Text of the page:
There can be little doubt that Nietzsche is the most important figure in modern atheism, but you would never know it from reading the current crop of unbelievers, who rarely cite his arguments or even mention him. Today’s atheists cultivate a broad ignorance of the history of the ideas they fervently preach, and there are many reasons why they might prefer that the 19th-century German thinker be consigned to the memory hole. With few exceptions, contemporary atheists are earnest and militant liberals. Awkwardly, Nietzsche pointed out that liberal values derive from Jewish and Christian monotheism, and rejected these values for that very reason. There is no basis – whether in logic or history – for the prevailing notion that atheism and liberalism go together. Illustrating this fact, Nietzsche can only be an embarrassment for atheists today. Worse, they can’t help dimly suspecting they embody precisely the kind of pious freethinker that Nietzsche despised and mocked: loud in their mawkish reverence for humanity, and stridently censorious of any criticism of liberal hopes …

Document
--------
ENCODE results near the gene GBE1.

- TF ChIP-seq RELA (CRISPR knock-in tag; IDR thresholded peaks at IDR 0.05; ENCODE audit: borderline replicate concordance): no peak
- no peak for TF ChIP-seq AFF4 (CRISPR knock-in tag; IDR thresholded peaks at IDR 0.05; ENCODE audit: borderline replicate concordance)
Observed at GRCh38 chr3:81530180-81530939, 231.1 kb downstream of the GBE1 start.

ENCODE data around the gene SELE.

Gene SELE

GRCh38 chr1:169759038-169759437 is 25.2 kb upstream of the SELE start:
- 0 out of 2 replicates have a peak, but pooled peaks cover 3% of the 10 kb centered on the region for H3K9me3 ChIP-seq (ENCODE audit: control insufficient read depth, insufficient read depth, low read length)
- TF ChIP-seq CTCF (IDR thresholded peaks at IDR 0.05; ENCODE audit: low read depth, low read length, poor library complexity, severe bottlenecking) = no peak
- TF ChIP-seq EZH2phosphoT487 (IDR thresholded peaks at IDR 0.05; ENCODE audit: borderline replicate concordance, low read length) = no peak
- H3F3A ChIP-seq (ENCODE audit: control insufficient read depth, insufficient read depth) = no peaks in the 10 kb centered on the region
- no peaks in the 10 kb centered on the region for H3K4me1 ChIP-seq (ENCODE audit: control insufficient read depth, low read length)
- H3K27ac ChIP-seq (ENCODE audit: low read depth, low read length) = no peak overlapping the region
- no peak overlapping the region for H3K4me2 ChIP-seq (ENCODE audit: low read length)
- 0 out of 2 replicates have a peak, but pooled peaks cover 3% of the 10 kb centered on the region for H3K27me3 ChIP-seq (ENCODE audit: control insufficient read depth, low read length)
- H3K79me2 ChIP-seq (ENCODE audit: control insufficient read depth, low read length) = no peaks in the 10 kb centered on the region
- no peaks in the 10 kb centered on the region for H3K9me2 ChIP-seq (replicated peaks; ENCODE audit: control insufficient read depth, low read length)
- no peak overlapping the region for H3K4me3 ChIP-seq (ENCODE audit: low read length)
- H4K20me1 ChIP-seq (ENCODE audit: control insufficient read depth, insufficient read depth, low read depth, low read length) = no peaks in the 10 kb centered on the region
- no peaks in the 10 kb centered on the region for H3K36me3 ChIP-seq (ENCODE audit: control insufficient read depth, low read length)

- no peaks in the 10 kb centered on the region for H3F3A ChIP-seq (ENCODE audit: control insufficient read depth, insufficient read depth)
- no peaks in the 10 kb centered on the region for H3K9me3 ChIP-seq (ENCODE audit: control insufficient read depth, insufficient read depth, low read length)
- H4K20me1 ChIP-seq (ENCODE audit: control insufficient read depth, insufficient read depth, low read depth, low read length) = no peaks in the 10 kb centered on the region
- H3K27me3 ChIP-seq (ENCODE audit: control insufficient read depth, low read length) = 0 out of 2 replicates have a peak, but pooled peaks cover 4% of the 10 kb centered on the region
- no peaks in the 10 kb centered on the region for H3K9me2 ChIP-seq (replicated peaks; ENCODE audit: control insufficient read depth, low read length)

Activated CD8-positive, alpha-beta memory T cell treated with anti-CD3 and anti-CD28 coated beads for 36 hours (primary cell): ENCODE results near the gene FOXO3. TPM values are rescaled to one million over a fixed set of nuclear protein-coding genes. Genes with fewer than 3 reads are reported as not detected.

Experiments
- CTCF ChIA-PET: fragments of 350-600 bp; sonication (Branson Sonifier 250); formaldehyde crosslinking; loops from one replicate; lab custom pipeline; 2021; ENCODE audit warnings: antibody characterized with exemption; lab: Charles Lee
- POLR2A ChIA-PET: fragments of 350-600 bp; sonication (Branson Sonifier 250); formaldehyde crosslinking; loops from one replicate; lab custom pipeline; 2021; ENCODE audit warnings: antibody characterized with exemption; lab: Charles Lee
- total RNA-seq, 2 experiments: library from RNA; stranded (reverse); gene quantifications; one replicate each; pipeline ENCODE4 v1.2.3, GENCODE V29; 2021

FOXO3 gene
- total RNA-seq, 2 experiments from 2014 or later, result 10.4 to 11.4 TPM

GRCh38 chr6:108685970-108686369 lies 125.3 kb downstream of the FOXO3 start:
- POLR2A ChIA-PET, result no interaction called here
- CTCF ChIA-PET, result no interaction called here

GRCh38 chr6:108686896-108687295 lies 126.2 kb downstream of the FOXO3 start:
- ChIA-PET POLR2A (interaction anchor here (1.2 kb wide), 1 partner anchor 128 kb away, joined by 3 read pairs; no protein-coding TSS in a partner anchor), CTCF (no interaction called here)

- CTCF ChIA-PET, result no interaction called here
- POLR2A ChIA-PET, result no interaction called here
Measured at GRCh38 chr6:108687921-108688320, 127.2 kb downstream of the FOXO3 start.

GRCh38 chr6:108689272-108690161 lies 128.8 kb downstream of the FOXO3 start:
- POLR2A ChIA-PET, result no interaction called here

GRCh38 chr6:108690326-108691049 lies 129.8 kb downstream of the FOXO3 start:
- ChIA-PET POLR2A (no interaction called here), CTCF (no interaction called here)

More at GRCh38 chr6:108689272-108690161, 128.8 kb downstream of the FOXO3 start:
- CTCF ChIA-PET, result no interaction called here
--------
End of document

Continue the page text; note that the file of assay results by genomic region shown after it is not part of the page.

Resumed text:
Reared on a Christian hope of redemption (he was, after all, the son of a Lutheran minister), Nietzsche was unable, finally, to accept a tragic sense of life of the kind he tried to retrieve in his early work. Yet his critique of liberal rationalism remains as forceful as ever. As he argued with masterful irony, the belief that the world can be made fully intelligible is an article of faith: a metaphysical wager, rather than a premise of rational inquiry. It is a thought our pious unbelievers are unwilling to allow. The pivotal modern critic of religion, Friedrich Nietzsche will continue to be the ghost at the atheist feast.
–John Gray in the New Statesman